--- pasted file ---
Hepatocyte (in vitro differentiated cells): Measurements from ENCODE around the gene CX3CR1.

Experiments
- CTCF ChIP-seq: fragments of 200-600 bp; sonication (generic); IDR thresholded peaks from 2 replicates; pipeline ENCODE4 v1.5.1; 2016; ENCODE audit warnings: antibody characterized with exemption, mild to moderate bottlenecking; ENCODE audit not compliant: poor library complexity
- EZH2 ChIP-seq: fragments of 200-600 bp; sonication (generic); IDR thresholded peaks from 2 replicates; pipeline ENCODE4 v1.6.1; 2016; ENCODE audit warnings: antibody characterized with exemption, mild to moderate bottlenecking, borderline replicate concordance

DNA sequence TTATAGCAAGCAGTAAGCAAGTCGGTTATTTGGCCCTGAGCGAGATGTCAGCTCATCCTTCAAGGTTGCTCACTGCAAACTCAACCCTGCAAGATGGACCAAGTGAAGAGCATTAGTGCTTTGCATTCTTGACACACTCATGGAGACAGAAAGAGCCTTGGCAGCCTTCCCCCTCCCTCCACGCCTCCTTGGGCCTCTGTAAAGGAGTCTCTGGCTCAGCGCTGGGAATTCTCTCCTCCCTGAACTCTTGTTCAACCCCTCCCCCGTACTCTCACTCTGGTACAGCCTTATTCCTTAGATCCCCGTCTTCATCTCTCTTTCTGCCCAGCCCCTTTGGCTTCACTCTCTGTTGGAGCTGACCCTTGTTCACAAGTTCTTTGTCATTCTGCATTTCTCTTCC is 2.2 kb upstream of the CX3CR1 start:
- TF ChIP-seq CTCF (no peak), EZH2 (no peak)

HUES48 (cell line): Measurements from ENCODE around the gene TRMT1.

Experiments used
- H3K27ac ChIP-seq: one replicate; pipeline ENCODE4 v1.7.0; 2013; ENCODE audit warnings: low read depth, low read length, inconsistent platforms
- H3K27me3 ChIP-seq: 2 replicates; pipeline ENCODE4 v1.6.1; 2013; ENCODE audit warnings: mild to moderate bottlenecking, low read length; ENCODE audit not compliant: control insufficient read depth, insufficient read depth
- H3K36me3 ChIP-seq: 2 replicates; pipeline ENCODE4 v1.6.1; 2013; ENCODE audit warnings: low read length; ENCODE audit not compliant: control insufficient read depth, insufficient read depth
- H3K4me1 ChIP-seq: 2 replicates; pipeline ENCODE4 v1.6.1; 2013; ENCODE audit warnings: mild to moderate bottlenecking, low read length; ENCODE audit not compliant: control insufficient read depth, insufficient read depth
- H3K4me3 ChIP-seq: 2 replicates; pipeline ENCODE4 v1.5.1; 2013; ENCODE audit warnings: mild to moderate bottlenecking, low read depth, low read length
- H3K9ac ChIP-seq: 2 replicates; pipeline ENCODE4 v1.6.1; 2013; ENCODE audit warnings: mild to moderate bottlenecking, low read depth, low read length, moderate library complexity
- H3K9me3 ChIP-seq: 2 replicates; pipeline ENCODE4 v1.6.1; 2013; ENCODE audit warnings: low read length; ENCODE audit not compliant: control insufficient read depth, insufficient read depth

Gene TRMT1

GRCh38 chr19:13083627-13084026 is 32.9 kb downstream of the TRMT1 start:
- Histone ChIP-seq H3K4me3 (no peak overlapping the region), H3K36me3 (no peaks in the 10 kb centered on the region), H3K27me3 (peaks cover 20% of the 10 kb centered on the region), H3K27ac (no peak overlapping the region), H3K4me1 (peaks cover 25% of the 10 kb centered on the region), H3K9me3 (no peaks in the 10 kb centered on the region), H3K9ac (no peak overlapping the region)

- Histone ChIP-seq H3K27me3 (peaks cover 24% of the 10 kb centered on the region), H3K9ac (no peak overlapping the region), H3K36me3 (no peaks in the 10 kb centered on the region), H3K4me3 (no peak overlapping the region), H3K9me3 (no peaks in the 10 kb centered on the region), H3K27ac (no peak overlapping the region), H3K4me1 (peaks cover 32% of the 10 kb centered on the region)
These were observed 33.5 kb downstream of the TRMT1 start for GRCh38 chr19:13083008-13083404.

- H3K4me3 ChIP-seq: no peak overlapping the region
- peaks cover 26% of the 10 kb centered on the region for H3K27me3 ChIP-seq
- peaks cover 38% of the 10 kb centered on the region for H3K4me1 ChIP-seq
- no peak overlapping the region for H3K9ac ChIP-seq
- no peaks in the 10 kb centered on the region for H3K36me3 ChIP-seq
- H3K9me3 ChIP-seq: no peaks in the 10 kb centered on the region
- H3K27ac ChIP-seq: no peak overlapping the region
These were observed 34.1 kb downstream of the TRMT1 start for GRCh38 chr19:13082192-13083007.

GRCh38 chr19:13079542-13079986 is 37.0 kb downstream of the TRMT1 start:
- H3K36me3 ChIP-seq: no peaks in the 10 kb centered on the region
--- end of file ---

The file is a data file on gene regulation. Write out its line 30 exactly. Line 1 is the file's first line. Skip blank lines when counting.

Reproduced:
- H3K36me3 ChIP-seq: no peaks in the 10 kb centered on the region